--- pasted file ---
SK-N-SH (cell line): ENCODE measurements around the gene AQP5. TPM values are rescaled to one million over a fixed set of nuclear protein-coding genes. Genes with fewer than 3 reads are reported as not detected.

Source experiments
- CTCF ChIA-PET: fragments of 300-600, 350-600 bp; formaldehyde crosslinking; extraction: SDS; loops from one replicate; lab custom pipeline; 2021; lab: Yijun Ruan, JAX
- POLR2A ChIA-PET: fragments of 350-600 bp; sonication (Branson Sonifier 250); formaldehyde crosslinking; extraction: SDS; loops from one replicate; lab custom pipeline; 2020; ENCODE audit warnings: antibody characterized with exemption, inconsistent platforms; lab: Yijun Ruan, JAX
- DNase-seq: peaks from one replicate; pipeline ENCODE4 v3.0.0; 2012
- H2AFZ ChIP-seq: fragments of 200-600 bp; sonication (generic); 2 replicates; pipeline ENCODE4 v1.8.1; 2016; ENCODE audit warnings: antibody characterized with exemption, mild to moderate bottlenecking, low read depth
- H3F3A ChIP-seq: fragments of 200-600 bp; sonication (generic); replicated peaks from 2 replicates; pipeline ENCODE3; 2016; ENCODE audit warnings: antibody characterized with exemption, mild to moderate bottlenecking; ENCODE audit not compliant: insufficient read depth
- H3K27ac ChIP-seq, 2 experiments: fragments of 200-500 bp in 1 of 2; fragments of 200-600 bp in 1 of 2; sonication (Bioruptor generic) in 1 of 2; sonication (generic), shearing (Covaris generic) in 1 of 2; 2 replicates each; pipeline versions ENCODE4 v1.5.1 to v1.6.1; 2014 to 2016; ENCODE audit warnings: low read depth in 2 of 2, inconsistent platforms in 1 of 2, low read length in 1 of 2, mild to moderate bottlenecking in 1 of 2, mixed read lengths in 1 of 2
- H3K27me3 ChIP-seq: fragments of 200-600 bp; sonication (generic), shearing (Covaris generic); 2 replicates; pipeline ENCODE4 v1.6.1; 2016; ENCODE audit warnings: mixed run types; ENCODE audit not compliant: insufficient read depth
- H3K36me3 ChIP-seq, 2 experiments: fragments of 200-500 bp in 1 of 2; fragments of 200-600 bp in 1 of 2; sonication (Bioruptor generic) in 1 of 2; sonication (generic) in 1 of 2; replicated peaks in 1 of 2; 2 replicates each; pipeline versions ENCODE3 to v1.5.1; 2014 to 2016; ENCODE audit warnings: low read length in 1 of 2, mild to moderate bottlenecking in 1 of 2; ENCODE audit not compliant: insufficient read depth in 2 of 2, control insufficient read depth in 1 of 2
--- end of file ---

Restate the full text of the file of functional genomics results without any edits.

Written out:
SK-N-SH (cell line): ENCODE measurements around the gene AQP5. TPM values are rescaled to one million over a fixed set of nuclear protein-coding genes. Genes with fewer than 3 reads are reported as not detected.

Source experiments
- CTCF ChIA-PET: fragments of 300-600, 350-600 bp; formaldehyde crosslinking; extraction: SDS; loops from one replicate; lab custom pipeline; 2021; lab: Yijun Ruan, JAX
- POLR2A ChIA-PET: fragments of 350-600 bp; sonication (Branson Sonifier 250); formaldehyde crosslinking; extraction: SDS; loops from one replicate; lab custom pipeline; 2020; ENCODE audit warnings: antibody characterized with exemption, inconsistent platforms; lab: Yijun Ruan, JAX
- DNase-seq: peaks from one replicate; pipeline ENCODE4 v3.0.0; 2012
- H2AFZ ChIP-seq: fragments of 200-600 bp; sonication (generic); 2 replicates; pipeline ENCODE4 v1.8.1; 2016; ENCODE audit warnings: antibody characterized with exemption, mild to moderate bottlenecking, low read depth
- H3F3A ChIP-seq: fragments of 200-600 bp; sonication (generic); replicated peaks from 2 replicates; pipeline ENCODE3; 2016; ENCODE audit warnings: antibody characterized with exemption, mild to moderate bottlenecking; ENCODE audit not compliant: insufficient read depth
- H3K27ac ChIP-seq, 2 experiments: fragments of 200-500 bp in 1 of 2; fragments of 200-600 bp in 1 of 2; sonication (Bioruptor generic) in 1 of 2; sonication (generic), shearing (Covaris generic) in 1 of 2; 2 replicates each; pipeline versions ENCODE4 v1.5.1 to v1.6.1; 2014 to 2016; ENCODE audit warnings: low read depth in 2 of 2, inconsistent platforms in 1 of 2, low read length in 1 of 2, mild to moderate bottlenecking in 1 of 2, mixed read lengths in 1 of 2
- H3K27me3 ChIP-seq: fragments of 200-600 bp; sonication (generic), shearing (Covaris generic); 2 replicates; pipeline ENCODE4 v1.6.1; 2016; ENCODE audit warnings: mixed run types; ENCODE audit not compliant: insufficient read depth
- H3K36me3 ChIP-seq, 2 experiments: fragments of 200-500 bp in 1 of 2; fragments of 200-600 bp in 1 of 2; sonication (Bioruptor generic) in 1 of 2; sonication (generic) in 1 of 2; replicated peaks in 1 of 2; 2 replicates each; pipeline versions ENCODE3 to v1.5.1; 2014 to 2016; ENCODE audit warnings: low read length in 1 of 2, mild to moderate bottlenecking in 1 of 2; ENCODE audit not compliant: insufficient read depth in 2 of 2, control insufficient read depth in 1 of 2